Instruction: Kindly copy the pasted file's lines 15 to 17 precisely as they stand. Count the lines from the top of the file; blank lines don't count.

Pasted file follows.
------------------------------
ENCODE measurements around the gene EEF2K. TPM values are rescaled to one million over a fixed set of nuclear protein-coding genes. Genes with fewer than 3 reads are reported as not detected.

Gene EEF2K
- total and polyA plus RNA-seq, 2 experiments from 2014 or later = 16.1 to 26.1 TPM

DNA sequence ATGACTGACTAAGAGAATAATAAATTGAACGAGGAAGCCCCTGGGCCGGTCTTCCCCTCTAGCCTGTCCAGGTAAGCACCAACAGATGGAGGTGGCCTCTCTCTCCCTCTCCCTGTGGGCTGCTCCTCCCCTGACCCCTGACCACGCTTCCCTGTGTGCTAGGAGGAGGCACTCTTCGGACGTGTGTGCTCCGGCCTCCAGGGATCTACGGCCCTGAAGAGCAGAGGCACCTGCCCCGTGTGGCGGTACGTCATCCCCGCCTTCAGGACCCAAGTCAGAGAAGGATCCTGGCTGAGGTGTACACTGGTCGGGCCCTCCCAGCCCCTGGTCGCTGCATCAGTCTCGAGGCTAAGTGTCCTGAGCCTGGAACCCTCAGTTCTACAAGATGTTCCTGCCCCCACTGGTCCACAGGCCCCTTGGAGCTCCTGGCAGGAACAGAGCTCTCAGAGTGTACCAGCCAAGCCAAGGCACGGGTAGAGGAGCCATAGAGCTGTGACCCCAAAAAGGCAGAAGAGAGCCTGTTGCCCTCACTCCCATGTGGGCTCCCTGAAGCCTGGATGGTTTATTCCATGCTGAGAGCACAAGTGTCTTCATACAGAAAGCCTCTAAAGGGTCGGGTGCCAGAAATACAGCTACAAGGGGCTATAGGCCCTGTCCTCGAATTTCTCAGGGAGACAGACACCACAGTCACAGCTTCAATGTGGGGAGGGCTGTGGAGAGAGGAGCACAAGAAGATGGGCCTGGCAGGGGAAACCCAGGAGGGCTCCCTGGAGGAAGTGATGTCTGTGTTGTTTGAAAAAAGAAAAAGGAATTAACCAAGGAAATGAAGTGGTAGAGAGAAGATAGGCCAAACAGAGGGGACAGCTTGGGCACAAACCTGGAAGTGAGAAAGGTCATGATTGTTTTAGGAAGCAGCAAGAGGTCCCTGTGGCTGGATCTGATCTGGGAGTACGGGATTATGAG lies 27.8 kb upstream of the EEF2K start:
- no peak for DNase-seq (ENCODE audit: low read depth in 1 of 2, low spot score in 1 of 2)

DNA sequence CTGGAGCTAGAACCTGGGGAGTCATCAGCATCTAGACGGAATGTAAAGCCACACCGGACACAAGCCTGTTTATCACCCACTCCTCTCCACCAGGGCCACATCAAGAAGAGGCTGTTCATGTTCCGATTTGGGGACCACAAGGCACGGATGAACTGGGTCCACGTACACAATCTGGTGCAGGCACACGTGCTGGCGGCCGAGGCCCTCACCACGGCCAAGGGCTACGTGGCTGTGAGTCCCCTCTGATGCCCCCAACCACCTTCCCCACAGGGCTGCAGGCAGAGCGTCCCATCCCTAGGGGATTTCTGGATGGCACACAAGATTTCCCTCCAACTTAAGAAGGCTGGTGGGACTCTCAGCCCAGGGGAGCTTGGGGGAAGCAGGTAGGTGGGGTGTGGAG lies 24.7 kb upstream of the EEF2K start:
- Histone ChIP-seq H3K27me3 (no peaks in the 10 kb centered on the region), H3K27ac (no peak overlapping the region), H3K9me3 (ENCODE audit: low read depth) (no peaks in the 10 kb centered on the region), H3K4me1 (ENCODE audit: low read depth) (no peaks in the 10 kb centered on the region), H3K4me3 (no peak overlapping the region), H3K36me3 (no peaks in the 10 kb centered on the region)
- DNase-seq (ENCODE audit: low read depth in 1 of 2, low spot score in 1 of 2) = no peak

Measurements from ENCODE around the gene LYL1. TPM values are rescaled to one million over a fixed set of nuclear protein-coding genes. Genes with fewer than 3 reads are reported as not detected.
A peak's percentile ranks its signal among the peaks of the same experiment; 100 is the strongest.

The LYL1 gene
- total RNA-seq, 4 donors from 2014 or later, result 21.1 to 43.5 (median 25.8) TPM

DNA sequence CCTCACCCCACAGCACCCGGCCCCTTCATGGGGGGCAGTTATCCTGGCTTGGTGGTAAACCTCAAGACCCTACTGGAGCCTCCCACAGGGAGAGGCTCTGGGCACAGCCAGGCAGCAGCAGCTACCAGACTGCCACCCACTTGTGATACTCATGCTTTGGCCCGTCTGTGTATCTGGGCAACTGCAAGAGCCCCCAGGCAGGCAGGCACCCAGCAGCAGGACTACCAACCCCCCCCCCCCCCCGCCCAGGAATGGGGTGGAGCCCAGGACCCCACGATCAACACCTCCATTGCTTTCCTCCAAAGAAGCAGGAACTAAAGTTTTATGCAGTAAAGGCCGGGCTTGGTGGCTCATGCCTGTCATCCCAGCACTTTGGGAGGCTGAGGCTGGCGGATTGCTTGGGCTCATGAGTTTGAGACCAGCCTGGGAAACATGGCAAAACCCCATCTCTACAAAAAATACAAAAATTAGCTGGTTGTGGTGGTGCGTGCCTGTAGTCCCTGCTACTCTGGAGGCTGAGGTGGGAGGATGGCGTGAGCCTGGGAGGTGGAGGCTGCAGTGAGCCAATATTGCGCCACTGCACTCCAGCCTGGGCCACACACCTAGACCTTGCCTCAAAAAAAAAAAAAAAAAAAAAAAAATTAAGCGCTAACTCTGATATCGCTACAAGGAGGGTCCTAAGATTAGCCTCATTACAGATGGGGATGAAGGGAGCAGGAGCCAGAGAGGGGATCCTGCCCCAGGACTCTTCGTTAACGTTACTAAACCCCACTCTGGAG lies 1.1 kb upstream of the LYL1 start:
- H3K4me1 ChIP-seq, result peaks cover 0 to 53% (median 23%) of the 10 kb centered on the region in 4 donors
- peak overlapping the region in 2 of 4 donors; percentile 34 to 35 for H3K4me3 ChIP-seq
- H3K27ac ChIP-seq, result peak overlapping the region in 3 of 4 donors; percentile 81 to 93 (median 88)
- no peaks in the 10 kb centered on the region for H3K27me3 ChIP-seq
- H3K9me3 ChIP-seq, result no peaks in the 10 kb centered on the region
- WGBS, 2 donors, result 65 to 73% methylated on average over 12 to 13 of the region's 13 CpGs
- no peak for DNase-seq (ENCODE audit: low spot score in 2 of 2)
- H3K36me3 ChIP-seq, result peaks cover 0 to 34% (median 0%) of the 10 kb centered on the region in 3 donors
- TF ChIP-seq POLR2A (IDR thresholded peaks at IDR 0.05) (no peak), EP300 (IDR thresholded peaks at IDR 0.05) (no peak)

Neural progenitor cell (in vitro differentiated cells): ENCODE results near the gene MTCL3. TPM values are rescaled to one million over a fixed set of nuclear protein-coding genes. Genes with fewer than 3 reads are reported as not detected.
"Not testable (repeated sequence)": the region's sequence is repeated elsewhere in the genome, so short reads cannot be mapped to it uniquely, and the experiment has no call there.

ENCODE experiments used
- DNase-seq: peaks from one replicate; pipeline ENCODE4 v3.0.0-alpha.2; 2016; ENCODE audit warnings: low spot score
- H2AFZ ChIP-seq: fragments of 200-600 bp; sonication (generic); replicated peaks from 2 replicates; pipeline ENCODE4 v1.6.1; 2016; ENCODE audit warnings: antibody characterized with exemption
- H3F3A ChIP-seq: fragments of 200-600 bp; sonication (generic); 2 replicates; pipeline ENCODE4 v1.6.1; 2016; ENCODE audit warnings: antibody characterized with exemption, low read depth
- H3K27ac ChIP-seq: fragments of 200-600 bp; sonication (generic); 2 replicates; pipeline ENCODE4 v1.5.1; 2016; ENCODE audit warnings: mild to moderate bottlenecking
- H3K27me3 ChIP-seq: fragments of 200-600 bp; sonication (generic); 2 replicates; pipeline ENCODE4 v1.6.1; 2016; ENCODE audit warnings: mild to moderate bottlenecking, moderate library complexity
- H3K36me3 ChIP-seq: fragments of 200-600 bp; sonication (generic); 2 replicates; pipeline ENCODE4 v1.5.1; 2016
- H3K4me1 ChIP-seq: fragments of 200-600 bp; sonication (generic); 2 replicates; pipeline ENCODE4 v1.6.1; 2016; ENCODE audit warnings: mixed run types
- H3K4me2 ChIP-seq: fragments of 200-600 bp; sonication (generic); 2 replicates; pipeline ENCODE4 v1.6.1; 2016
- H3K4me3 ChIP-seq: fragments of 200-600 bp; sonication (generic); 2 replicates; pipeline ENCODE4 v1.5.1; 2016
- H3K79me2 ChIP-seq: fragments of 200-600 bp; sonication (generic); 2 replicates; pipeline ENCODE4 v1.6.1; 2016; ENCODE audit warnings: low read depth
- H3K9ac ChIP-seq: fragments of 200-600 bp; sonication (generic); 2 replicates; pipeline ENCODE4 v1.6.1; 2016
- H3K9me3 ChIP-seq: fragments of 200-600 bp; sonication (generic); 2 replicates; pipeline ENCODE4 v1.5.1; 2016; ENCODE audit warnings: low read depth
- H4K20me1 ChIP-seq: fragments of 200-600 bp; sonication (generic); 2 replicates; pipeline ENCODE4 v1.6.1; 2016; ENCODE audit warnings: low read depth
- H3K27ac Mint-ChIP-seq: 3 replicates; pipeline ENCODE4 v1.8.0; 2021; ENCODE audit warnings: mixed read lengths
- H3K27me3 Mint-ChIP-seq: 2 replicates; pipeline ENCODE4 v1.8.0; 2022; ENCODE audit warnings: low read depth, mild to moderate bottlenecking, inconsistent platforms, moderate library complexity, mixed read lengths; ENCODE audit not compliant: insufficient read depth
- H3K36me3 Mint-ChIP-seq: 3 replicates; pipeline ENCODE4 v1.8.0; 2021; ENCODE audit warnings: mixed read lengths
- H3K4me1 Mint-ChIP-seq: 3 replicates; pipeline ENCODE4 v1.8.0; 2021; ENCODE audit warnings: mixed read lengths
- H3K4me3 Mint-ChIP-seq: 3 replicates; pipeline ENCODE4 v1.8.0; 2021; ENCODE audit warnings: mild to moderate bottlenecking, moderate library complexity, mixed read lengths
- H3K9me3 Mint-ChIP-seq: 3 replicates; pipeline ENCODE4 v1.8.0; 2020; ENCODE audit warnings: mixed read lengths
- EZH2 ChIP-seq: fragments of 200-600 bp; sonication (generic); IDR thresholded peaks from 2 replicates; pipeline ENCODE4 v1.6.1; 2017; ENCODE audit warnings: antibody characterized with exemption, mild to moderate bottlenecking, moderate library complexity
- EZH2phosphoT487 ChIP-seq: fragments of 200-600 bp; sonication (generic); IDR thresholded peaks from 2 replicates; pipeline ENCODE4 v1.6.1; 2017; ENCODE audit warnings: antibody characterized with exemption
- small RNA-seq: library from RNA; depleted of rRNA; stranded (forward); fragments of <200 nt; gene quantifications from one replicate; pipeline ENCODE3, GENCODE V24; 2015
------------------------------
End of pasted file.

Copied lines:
- peak overlapping the region in 2 of 4 donors; percentile 34 to 35 for H3K4me3 ChIP-seq
- H3K27ac ChIP-seq, result peak overlapping the region in 3 of 4 donors; percentile 81 to 93 (median 88)
- no peaks in the 10 kb centered on the region for H3K27me3 ChIP-seq